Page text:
All across the European space now, Turkish-speaking populations are tuning in to the numerous satellite channels that are broadcasting programs from Ankara and Istanbul. Just like other migrant groups—Maghrebis, Arabs, Chinese, Indians, Afro-Caribbeans, and many more—they are now able to make use of transnational communications to gain access to media services from the country of origin. This has been an entirely new phenomenon, a development of the past decade, which has significant implications for how migrants experience their lives and for how they think and feel about their experiences. Indeed, we would regard the ability to routinely watch...

  6. Part III. The Mediated City
    • 10 The Elsewhere of the London Underground (pp. 197-224)
      Charlotte Brunsdon

      If you access the Transport for London (TfL) Web site¹ and select “the tube,” you can download the London tube maps in a range of formats including color, black and white, large print, showing disabled access, travelcard zones, and as desktop wallpaper. You can also view it in “translated versions” in Arabic, Bengali, Chinese, Greek, Gujarati, French, Hindi, Punjabi, Urdu, Turkish, Vietnamese, and Spanish. (Perhaps the Germans, Italians, Dutch, Japanese, and Scandinavians do not need translation.) If you click on “The Real Underground,” you access the central section of the 2004 Underground Map, with a set of choices underneath, which...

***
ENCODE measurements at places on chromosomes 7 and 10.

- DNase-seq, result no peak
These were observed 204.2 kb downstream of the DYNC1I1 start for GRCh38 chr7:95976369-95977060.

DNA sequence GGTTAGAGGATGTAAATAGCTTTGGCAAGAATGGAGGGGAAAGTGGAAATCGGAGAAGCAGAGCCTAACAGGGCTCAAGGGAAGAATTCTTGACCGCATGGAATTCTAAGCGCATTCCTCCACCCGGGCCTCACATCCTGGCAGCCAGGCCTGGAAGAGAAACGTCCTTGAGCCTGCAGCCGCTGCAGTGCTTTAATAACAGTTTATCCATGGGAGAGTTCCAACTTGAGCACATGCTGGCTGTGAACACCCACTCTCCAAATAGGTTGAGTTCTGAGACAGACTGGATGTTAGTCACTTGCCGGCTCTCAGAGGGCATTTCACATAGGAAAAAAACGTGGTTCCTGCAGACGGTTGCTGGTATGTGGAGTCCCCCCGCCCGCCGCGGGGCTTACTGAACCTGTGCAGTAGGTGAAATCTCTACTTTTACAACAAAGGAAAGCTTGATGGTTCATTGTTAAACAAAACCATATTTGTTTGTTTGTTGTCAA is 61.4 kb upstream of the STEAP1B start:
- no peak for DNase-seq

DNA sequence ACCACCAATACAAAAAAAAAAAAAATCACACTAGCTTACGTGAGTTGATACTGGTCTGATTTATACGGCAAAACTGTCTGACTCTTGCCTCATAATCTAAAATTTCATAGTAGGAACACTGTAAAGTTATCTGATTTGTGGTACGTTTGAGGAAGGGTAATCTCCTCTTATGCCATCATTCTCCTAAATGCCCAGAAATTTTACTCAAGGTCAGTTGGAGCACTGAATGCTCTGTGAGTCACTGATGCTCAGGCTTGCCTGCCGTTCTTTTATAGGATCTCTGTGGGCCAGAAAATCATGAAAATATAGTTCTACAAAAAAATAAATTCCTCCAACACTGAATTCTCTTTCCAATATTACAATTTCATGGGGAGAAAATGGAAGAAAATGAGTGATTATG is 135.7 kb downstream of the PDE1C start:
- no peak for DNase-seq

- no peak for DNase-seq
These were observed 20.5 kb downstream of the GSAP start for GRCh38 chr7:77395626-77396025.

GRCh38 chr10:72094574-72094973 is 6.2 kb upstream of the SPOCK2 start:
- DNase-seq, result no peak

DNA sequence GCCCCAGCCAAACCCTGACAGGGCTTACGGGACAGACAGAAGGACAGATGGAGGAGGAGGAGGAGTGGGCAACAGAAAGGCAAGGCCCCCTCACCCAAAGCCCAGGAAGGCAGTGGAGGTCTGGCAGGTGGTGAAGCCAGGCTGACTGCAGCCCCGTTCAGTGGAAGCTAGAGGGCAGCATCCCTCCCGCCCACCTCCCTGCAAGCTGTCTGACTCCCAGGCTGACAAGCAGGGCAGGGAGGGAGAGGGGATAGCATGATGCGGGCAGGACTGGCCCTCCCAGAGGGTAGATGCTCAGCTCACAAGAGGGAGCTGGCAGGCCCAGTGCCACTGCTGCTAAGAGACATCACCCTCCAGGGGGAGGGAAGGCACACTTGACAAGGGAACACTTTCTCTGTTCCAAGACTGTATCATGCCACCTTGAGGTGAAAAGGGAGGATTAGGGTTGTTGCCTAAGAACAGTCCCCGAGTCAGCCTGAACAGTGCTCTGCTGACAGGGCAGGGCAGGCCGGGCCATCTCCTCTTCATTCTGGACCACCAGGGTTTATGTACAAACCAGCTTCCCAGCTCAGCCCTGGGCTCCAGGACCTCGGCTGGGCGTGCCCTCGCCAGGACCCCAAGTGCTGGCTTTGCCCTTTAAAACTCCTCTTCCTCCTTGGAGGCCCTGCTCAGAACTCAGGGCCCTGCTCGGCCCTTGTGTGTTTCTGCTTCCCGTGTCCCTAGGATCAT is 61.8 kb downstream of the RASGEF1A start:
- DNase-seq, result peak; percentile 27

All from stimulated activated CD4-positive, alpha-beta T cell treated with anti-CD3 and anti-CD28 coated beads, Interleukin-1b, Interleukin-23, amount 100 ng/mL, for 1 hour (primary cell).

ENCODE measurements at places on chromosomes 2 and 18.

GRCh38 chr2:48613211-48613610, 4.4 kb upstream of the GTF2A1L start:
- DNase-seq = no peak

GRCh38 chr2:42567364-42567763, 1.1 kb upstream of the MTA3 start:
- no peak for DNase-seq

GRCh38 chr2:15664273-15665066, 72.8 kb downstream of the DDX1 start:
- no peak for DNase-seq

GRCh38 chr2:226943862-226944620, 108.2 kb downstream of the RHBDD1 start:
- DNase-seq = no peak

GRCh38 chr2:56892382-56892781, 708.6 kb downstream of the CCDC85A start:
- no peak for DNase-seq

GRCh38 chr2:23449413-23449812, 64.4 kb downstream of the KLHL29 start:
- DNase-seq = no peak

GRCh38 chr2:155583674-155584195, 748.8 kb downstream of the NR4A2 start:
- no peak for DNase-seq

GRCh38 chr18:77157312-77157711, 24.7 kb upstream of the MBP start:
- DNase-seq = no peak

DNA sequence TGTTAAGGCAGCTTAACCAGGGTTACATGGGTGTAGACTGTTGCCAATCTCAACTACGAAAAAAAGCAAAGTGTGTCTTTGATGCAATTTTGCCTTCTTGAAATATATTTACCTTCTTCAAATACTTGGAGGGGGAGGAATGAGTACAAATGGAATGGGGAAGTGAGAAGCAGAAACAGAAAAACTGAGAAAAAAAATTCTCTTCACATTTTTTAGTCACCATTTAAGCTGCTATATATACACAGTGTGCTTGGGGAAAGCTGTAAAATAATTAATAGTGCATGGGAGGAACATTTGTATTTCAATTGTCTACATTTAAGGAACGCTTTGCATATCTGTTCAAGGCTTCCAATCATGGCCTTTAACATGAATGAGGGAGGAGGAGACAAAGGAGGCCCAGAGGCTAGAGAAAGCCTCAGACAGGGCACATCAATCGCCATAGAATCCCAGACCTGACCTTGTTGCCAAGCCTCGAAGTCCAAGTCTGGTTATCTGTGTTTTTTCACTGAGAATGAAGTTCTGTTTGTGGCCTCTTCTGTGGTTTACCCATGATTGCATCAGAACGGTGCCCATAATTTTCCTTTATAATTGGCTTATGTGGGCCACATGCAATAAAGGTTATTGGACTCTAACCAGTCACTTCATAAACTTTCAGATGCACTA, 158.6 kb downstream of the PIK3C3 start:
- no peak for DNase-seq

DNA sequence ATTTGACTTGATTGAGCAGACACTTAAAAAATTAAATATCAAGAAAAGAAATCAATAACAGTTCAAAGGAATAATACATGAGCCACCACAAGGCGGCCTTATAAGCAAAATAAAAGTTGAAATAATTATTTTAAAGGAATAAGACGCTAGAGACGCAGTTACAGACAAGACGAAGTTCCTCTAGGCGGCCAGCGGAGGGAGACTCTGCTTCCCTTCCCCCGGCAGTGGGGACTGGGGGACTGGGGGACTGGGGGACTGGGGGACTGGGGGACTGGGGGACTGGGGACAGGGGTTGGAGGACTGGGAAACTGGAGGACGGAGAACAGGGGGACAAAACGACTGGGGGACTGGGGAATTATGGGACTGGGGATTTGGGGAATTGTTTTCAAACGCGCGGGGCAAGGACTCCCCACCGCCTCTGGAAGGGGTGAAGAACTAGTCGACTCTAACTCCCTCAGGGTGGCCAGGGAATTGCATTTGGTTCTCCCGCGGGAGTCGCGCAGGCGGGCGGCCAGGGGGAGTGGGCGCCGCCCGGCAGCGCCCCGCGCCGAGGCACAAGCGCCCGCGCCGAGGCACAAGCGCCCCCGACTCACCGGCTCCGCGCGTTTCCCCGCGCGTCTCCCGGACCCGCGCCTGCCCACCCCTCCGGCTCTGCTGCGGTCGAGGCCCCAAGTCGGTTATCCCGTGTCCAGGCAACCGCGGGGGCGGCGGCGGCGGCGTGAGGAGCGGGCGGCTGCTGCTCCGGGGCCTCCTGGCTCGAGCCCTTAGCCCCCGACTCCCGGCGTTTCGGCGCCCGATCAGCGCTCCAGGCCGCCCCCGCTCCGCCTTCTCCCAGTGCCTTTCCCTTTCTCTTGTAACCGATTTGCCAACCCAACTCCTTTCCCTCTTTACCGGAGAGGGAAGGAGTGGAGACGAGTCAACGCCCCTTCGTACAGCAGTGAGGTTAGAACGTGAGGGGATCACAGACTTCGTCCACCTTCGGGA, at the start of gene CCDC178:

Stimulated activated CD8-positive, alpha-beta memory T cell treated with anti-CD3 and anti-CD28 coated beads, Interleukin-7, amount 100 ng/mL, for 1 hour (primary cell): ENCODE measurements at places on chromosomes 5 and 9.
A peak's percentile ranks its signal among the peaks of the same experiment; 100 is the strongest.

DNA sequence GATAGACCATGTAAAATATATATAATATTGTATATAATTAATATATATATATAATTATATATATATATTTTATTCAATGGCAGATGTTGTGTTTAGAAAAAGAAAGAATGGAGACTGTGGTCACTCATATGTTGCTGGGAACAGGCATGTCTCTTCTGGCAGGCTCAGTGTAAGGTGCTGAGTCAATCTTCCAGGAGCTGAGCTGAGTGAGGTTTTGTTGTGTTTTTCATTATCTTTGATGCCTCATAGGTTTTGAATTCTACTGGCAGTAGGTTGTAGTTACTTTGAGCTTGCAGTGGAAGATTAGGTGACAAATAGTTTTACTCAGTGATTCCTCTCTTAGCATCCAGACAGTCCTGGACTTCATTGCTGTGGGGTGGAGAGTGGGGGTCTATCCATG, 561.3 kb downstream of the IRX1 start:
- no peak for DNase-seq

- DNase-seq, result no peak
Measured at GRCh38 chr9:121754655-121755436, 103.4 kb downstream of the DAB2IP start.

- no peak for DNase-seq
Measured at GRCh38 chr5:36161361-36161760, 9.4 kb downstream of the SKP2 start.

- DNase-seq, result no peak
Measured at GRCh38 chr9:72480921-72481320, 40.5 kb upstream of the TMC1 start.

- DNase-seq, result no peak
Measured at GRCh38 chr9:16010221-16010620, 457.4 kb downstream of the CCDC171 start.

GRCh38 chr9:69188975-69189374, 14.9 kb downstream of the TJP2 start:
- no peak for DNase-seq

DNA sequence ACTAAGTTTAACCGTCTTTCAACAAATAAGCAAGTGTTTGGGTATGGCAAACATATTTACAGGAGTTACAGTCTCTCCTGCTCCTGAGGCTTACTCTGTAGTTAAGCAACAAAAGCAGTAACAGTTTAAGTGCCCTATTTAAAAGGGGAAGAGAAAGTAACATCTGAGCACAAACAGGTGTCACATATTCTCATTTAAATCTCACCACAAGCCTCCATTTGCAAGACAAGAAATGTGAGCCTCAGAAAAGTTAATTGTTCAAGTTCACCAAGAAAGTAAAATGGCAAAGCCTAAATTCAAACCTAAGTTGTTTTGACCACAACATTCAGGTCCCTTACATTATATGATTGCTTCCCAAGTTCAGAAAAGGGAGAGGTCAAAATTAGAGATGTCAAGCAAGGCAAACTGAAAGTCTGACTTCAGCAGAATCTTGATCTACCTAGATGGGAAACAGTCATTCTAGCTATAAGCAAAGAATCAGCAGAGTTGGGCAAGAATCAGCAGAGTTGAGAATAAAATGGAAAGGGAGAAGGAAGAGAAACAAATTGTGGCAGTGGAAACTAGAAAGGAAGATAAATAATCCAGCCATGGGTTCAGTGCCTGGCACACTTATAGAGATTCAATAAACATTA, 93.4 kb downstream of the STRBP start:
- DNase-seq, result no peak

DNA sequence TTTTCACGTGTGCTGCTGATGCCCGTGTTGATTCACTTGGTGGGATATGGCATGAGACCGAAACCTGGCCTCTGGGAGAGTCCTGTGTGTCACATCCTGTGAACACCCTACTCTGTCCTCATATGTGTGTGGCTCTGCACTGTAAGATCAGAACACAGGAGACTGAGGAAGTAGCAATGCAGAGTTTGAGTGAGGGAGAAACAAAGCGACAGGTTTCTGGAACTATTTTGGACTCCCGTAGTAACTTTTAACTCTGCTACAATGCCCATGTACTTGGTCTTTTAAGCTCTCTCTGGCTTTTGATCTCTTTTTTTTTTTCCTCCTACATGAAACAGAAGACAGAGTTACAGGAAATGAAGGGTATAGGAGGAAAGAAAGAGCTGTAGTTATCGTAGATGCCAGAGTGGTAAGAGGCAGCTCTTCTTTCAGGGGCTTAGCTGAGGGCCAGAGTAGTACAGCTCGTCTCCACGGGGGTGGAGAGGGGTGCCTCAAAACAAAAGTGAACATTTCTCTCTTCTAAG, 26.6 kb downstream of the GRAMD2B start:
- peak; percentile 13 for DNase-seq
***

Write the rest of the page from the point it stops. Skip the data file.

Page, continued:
• 11 The Image at Ground Zero: Mediating the Memory of Terrorism (pp. 225-244)
      Marita Sturken

      Ground Zero was created in a moment on September 11, 2001, in New York City. When the towers of the World Trade Center collapsed, shockingly, into an enormous pile of rubble, spewing out a cloud of debris, the urban and aerial space that they had occupied became, quite simply, another place, one that seemed to demand a new name.¹ The name “Ground Zero” comes, of course, from history, implying both the central place of impact in nuclear destruction and, strangely, also a place of beginnings. As Amy Kaplan writes, “we often use ‘ground zero’ colloquially to convey the sense of...

    • 12 Tokyo: Between Global Flux and Neonationalism (pp. 245-260)
      Shunya Yoshimi

      During the last decade of the twentieth century, the fiercely fluid movements of the new cross-border networks of capital, information, and people have been rapidly transforming the centripetal power of the large Japanese cities from within. After World War II, forms of electronic communication—from television to videos to cell phones to the Internet—have turned our sense of place inside out, extending but also significantly transforming previous modes of mobility, migration, and sociocultural networks made possible by earlier forms of transportation and telecommunications. Paradoxically, this tendency toward global flux is accompanied by the rise of a form of nationalism...

  7. Contributors (pp. 261-264)
  8. Index (pp. 265-280)
  9. Back Matter (pp. 281-281)